Sounds Like: Regina Spektor refracted through the lens of American roots music
For Fans of: Joni Mitchell, Emmylou Harris, Amanda Shires
Why You Should Pay Attention: Jillette Johnson's 2013 debut album Water in a Whale showed the young New York native to be an important new force in songwriting, earning her slots on tours with artists like Delta Rae and Mary Lambert. The follow-up All I Ever See in You Is Me, Johnson's Rounder Records debut, is a powerful collection of piano-driven songs that show the singer to have evolved both lyrically and musically. Produced by Dave Cobb, the album makes the case for Johnson to be one of folk's most intriguing up-and-comers.
She Says: "This album was a long time coming for me. I had written hundreds of songs since my first release, and grown a lot as a person and an artist. By the time I actually got to Nashville to record, I was about ready to burst. It felt like I was finally taking the lid off a boiling pot. In some ways, I was terrified, because it had been so long and I didn't want to blow my chance at making something I was really proud of. But I think the fear was good for the energy in the songs. Plus, we made the album in the same studio where Dolly Parton recorded 'Jolene' and 'I Will Always Love You,' and we all joked that we could feel the ghosts of our heroes in the room while we recorded, so there was no lack of vibe."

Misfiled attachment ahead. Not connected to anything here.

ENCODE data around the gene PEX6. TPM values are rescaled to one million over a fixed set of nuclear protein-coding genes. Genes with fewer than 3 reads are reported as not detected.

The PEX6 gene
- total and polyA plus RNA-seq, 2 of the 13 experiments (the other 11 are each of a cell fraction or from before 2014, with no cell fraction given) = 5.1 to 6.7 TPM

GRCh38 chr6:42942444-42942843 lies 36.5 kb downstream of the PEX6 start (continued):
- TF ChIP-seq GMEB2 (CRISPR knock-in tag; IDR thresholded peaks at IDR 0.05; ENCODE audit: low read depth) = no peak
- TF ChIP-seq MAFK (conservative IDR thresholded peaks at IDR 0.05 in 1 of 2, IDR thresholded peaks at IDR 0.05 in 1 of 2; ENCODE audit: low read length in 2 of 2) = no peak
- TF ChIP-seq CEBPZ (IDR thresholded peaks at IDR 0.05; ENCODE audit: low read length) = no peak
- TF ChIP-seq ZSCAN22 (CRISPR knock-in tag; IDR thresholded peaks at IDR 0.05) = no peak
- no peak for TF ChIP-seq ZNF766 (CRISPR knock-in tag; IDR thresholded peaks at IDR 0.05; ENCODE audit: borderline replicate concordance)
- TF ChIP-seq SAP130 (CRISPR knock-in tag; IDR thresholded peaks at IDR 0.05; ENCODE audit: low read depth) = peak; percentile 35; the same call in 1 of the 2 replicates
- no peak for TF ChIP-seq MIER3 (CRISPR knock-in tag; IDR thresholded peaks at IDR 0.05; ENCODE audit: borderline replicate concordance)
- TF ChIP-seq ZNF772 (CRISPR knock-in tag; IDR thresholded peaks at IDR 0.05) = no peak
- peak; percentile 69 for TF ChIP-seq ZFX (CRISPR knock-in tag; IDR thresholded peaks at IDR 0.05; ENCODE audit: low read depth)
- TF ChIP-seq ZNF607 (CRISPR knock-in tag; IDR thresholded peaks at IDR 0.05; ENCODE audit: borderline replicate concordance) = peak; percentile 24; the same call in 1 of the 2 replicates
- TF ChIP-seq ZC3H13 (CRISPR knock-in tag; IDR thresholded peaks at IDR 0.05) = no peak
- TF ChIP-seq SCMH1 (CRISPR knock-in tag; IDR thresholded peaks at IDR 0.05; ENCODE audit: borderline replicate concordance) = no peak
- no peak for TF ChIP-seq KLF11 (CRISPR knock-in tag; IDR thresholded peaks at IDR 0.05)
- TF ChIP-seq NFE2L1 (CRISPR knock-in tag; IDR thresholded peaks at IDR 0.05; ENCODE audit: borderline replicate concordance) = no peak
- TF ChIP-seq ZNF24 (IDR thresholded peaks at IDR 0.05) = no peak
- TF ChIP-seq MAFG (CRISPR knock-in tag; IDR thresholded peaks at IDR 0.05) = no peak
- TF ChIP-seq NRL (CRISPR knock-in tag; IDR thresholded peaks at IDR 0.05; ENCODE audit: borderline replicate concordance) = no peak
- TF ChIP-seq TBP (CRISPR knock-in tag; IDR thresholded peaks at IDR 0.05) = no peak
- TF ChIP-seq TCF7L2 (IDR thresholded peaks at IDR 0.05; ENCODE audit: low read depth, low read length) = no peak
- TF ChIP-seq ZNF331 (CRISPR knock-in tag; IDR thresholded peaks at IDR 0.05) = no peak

Hear for Yourself: "Bunny" is the gorgeous dystopian piano ballad about artistic integrity you never knew you needed. B.M.